Peter Foy, the founder of Flying By Foy, passed away on Friday, February 18, 2005, at the age of 79. Born in England, Foy came to the United States from London in 1950 to stage the flying for a Broadway production of Peter Pan, starring Jean Arthur and Boris Karloff. Foy's services and the flying equipment were provided by Kirby's Flying Ballets, a British company hired by the show's producers after they discovered that virtually no theatrical flying had been performed in the United States for more than two decades.
Foy returned to fly Mary Martin's Peter Pan when the musical version premiered in 1954. For this show, he created a new system known as the Inter-Related Pendulum. Martin's soaring aerial choreography thrilled audiences and marked the beginning of a new era in stage flying, and Foy's subsequent technical innovations soon established Flying By Foy as the standard of the industry.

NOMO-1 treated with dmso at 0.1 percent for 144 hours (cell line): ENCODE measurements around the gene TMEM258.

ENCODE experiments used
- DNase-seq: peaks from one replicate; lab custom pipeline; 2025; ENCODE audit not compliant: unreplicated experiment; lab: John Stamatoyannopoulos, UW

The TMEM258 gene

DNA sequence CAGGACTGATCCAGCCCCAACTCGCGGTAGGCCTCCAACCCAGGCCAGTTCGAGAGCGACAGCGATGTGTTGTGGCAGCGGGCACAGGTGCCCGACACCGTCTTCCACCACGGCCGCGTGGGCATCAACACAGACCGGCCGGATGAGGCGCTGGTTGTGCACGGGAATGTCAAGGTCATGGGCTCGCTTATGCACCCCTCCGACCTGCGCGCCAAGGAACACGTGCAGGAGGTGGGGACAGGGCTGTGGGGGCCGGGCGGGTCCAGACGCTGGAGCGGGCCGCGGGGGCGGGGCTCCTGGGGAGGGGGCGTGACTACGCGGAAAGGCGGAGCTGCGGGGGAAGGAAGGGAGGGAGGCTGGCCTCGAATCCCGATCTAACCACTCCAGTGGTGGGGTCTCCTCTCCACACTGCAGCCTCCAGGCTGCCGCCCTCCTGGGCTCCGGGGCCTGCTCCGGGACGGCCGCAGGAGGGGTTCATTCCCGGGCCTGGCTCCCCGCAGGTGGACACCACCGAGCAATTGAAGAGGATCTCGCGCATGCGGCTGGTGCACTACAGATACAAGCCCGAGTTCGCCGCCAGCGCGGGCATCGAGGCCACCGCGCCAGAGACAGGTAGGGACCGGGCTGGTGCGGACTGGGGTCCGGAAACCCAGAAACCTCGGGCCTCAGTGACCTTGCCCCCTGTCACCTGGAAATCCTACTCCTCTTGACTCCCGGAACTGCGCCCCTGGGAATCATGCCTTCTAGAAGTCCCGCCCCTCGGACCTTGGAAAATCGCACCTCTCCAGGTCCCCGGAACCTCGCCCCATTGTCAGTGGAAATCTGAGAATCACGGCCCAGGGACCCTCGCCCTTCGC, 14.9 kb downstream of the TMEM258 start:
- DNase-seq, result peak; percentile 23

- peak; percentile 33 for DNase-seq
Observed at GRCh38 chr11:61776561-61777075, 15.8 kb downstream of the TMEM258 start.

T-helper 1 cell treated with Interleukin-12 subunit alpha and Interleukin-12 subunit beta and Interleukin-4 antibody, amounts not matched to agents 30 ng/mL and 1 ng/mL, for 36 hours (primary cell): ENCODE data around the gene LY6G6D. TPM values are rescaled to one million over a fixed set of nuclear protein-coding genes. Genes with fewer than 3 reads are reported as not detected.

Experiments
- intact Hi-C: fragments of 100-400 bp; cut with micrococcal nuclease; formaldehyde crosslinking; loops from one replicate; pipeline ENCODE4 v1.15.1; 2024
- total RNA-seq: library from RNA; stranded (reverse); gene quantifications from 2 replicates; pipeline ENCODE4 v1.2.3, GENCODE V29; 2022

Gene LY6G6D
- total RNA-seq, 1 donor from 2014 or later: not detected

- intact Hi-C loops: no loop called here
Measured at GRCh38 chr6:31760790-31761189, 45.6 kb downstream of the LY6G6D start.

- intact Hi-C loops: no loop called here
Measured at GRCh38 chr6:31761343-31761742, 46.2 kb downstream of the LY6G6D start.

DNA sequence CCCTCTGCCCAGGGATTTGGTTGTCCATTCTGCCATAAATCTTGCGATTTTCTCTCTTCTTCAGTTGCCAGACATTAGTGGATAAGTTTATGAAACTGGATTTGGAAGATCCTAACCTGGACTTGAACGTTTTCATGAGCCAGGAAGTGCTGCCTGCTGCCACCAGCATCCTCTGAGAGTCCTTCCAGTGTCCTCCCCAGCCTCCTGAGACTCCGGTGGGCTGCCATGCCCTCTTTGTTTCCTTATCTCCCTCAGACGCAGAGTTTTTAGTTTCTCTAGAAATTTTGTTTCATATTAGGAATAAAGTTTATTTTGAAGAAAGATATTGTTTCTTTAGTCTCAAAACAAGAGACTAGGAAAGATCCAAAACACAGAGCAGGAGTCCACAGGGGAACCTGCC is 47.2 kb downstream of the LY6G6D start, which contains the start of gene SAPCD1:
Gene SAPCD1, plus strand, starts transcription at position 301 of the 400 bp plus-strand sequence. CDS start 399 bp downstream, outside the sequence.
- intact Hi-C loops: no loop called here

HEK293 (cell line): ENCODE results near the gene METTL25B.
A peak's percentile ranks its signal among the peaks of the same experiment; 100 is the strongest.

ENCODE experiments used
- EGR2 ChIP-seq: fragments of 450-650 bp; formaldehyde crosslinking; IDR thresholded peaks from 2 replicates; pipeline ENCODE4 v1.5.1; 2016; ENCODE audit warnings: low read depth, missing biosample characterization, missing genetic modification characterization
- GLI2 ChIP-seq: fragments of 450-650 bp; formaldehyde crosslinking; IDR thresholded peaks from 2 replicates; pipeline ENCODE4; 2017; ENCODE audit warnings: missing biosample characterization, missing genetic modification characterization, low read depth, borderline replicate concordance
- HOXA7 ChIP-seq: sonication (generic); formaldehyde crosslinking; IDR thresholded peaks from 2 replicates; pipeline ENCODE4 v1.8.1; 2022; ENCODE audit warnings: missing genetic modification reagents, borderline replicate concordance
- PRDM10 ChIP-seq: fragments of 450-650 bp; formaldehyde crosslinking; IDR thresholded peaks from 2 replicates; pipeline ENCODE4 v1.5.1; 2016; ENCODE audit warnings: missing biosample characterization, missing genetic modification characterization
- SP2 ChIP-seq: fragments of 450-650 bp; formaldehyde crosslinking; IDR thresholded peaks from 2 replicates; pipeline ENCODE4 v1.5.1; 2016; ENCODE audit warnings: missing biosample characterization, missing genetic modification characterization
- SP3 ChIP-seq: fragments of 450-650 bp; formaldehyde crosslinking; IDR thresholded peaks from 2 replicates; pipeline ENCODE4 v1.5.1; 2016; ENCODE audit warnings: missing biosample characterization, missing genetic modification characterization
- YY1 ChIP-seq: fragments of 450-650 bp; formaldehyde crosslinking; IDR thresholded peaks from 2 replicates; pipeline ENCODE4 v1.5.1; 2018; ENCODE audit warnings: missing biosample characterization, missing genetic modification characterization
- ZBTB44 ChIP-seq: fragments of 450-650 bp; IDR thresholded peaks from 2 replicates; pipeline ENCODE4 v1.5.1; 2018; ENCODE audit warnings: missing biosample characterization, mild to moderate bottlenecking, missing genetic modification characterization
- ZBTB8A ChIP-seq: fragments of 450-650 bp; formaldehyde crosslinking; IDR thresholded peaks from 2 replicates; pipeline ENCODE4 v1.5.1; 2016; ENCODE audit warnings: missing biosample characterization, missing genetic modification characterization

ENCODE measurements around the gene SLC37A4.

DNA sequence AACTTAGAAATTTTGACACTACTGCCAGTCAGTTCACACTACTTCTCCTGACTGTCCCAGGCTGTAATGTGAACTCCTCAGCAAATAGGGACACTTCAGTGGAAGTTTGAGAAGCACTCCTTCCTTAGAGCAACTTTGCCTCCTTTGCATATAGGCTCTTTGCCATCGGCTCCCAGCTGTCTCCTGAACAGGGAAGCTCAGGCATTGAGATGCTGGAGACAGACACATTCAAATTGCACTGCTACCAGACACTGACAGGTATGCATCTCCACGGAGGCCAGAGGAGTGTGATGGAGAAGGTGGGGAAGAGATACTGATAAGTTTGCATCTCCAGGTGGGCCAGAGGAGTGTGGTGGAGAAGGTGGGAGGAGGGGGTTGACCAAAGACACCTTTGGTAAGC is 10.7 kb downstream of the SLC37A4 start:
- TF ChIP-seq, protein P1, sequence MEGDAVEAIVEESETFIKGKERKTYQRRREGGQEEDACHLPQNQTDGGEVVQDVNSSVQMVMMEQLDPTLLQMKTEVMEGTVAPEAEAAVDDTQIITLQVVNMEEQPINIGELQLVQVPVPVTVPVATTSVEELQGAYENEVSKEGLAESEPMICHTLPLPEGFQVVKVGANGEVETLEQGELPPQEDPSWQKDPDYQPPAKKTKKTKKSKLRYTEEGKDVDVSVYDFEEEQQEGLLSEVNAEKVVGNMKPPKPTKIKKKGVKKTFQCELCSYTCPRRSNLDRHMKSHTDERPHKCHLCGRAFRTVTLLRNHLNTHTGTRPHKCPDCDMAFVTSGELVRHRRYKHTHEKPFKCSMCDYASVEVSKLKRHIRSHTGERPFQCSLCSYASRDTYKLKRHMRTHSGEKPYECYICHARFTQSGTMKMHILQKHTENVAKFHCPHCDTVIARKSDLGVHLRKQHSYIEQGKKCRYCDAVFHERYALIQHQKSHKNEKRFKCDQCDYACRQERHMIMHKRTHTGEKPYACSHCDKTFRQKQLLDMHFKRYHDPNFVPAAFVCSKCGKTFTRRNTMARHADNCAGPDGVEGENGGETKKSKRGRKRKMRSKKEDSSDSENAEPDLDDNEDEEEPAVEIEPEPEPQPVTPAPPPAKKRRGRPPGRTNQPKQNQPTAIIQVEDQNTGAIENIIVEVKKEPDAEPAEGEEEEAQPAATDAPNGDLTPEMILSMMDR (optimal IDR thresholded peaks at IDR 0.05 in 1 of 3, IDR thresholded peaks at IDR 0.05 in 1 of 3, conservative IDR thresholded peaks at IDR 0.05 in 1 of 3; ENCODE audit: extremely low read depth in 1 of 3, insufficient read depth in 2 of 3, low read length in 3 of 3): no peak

Over the past half-century, he has revolutionized methods and techniques used in stage flying that had remained virtually unchanged for 2,000 years. The Health and Safety Codes Commission of the United States Institute of Theatre Technology the 1990 International Entertainment Safety Award to Foy for his singular, personal and creative contributions to safeguarding human life during a period of 50 years in the entertainment industry and elevating the task of flying people.
He was even the subject of a Daily Double question on Jeopardy: Peter Foy revolutionized stage flying with the "inter-related pendulum" he designed for this 1954 musical. The answer: What is Peter Pan? It is said that he watched the show religiously.
A service will be held on Sunday, February 27, 2005 at 12:00 noon:
7600 S. Eastern Avenue
Las Vegas, NV 89123
In lieu of flowers, donations may be made to:
The Actors’ Fund of America
729 Seventh Avenue, 10th Floor
New York, NY 10019
"In 1940, when I first flew in Where the Rainbow Ends, I only knew I wanted to be in theatre, with no idea what I wanted to be in theatre. The blissful solution was to try everything." - Peter Foy